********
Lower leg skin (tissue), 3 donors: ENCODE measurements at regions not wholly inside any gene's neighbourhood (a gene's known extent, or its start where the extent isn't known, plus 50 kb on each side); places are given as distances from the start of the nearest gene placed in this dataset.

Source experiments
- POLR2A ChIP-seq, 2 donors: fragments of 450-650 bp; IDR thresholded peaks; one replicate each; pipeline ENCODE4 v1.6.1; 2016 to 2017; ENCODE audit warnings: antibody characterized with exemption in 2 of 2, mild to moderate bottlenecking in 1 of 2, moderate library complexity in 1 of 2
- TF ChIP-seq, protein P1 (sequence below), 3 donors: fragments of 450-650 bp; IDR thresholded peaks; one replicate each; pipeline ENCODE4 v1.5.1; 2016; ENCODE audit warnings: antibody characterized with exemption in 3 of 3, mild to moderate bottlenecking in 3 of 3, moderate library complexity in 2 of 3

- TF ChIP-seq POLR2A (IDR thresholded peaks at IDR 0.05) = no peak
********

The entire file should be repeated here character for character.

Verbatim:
Lower leg skin (tissue), 3 donors: ENCODE measurements at regions not wholly inside any gene's neighbourhood (a gene's known extent, or its start where the extent isn't known, plus 50 kb on each side); places are given as distances from the start of the nearest gene placed in this dataset.

Source experiments
- POLR2A ChIP-seq, 2 donors: fragments of 450-650 bp; IDR thresholded peaks; one replicate each; pipeline ENCODE4 v1.6.1; 2016 to 2017; ENCODE audit warnings: antibody characterized with exemption in 2 of 2, mild to moderate bottlenecking in 1 of 2, moderate library complexity in 1 of 2
- TF ChIP-seq, protein P1 (sequence below), 3 donors: fragments of 450-650 bp; IDR thresholded peaks; one replicate each; pipeline ENCODE4 v1.5.1; 2016; ENCODE audit warnings: antibody characterized with exemption in 3 of 3, mild to moderate bottlenecking in 3 of 3, moderate library complexity in 2 of 3

- TF ChIP-seq POLR2A (IDR thresholded peaks at IDR 0.05) = no peak